A perfect Sunday afternoon in the South of France…

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talkin’ turkey

26 11 2008

Somehow I’ve always related Thanksgiving with a time that I do a year-in-review.  Maybe it is to prepare me for those unexpected “let’s share around the table something you’re thankful for…” situations I so often find myself in.  I know it makes more sense at the turn of the new year but I can no longer account for how my brain works or doesn’t for that matter.

This has been one busy year…but don’t I feel like that every year?  All I had to do was to go back through my iPhoto library and email account to see what has been going on in the previous dozen months to remember.  Alot has gone down – some good, some not so good, some hopeful and some really depressing.  It really is easy to get sidetracked and just focus on present circumstances (like the call 10 minutes ago from the car repair shop advising of a $1000 fix). That is not a place for my creative brain to dwell if I need energy.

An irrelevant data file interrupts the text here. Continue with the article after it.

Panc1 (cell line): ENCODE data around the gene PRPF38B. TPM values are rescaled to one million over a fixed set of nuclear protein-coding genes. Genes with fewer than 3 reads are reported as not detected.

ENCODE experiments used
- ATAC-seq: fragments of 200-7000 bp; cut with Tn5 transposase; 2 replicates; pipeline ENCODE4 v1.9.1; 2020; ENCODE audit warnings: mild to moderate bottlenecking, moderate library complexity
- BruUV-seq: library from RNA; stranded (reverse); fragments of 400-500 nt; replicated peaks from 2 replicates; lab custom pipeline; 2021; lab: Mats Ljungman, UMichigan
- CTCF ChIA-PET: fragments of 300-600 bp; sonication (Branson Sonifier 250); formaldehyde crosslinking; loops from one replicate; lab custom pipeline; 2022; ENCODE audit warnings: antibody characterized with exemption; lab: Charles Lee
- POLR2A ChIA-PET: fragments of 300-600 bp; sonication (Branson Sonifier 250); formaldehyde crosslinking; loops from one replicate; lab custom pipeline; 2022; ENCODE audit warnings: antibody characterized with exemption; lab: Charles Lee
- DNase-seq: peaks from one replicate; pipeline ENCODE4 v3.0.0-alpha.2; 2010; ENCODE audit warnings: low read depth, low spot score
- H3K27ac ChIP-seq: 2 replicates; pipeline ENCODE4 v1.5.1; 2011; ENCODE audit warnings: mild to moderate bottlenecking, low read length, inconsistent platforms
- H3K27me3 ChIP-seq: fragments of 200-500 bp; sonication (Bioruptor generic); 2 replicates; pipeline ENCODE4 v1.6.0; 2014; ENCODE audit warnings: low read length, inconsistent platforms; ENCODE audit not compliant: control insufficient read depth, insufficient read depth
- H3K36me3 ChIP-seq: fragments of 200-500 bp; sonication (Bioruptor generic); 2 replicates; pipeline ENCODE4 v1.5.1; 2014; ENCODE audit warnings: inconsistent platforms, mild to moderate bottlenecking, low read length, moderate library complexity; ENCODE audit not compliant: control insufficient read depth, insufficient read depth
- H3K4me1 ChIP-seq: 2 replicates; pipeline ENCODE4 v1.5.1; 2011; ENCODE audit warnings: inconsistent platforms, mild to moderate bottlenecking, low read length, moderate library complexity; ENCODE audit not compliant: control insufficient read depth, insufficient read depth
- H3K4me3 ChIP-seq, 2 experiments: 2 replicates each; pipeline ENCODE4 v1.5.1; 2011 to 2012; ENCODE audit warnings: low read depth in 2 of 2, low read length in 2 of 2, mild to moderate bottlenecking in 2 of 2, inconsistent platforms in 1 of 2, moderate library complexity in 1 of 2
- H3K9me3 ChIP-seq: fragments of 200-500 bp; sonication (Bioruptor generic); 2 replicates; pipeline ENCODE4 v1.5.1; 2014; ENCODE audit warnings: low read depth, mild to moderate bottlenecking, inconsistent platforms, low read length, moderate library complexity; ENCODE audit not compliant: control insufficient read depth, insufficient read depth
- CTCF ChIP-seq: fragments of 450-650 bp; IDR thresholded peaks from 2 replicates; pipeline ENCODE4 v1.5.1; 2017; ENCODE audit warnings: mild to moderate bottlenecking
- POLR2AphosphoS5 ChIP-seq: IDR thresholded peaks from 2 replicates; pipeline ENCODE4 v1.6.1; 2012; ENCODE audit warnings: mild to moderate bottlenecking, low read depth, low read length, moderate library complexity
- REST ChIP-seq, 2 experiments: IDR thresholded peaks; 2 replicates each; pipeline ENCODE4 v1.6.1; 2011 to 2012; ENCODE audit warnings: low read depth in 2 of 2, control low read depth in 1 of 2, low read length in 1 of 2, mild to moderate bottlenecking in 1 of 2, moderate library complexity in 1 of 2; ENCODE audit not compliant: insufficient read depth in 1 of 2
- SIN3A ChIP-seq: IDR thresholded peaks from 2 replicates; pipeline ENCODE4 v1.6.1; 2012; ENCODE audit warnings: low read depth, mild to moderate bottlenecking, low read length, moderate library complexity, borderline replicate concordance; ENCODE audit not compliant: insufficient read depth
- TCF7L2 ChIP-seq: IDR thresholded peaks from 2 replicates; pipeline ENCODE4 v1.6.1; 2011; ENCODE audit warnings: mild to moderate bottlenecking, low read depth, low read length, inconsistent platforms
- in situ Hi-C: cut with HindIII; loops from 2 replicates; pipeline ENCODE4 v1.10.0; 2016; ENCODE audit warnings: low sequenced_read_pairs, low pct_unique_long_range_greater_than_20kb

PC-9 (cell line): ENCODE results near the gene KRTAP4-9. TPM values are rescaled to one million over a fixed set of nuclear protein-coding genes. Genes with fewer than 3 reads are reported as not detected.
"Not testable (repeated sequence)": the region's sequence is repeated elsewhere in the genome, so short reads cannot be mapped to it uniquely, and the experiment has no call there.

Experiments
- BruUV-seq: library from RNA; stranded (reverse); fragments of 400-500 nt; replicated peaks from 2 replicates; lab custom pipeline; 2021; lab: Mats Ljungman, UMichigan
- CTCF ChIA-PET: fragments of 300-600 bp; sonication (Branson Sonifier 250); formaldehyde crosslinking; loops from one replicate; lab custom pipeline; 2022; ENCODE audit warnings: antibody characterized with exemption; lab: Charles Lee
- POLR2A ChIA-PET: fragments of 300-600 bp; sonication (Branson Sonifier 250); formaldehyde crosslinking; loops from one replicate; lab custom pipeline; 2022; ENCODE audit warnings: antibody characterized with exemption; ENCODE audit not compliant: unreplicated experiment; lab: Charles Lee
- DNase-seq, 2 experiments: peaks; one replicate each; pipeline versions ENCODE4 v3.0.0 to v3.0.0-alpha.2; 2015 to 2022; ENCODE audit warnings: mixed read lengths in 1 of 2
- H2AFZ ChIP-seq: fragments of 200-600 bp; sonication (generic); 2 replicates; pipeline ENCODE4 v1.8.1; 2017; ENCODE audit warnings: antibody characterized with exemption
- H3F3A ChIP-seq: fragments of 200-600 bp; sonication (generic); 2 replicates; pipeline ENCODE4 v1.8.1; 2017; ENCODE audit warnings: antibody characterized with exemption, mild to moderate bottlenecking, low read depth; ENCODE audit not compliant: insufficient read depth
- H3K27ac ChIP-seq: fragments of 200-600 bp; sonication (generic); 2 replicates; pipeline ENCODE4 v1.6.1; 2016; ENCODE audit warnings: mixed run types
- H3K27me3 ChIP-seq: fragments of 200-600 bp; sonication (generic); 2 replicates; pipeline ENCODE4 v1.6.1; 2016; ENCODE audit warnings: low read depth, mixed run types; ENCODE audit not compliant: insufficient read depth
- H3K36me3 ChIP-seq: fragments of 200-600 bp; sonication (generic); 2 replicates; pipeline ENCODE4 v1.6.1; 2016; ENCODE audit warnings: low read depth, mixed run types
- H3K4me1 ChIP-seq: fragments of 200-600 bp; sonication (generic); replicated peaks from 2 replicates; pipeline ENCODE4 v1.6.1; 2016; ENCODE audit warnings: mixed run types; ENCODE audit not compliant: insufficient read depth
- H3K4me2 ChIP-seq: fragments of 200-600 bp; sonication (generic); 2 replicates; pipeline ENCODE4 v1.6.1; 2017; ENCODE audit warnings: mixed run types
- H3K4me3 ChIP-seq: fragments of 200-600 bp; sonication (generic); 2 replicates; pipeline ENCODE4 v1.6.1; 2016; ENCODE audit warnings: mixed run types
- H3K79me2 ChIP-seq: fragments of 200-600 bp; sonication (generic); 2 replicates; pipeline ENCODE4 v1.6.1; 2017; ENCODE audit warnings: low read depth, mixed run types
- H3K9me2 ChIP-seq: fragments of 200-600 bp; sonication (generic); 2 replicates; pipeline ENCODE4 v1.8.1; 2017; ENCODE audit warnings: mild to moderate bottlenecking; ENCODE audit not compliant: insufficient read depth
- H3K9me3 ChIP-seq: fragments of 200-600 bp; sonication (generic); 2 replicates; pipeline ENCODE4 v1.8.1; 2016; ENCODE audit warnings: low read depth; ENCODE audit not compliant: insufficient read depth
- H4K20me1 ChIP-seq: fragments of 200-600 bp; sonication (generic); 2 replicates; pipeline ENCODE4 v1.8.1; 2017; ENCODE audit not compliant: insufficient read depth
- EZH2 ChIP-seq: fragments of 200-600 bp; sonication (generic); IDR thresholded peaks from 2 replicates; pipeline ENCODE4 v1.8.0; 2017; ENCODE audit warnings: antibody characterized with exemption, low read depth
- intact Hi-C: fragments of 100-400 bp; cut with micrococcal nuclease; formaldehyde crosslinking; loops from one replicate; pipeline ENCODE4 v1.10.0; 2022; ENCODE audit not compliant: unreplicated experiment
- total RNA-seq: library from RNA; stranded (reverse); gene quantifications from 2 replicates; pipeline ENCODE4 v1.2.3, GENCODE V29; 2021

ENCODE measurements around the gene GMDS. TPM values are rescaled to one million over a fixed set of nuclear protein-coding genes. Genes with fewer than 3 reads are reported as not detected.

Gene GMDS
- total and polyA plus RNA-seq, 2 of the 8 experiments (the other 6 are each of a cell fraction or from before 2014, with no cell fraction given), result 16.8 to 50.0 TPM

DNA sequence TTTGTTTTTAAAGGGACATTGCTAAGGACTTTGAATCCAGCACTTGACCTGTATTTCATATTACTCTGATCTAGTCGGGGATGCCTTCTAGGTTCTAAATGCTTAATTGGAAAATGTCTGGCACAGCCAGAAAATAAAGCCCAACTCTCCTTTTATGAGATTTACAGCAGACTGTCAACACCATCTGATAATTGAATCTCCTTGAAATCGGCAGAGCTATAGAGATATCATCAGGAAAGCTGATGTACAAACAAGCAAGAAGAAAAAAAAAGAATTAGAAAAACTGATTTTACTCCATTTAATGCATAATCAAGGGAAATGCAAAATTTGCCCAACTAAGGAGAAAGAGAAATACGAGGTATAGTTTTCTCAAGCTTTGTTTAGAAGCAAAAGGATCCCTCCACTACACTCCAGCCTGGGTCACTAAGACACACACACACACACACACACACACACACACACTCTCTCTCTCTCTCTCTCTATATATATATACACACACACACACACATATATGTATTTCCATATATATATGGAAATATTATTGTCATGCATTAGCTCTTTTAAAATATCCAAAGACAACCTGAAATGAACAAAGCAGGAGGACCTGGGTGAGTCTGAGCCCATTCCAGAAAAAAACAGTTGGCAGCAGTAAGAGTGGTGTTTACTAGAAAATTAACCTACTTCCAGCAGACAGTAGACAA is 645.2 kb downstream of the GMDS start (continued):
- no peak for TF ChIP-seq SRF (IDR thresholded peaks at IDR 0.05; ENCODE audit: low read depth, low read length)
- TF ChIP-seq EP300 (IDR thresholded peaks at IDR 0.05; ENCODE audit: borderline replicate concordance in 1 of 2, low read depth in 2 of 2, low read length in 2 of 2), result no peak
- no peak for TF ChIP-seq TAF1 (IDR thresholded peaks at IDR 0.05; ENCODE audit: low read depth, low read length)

So where have we been…what makes me hopeful…what am I thankful for – even if it is being thankful just to be done with something:

A magical night when the gypsies came to sing.

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The hope of a movie to make and options on book rights secured…even if there is no money in sight yet.  Just the dreams can be enough. ‘Coz that’s what Dot&Cross boys have taught us to do.

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A relatively quick and “easy” time at hospice.

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Uncertain days ahead but certain of the task at hand.

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Hundreds of thousands of miles traveled across some of the most dangerous places on the planet and safe returns with pretty little baubles in hand.

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Not more than four visits to the hospital..maybe a couple more between all of us…but none that kept us there days and days.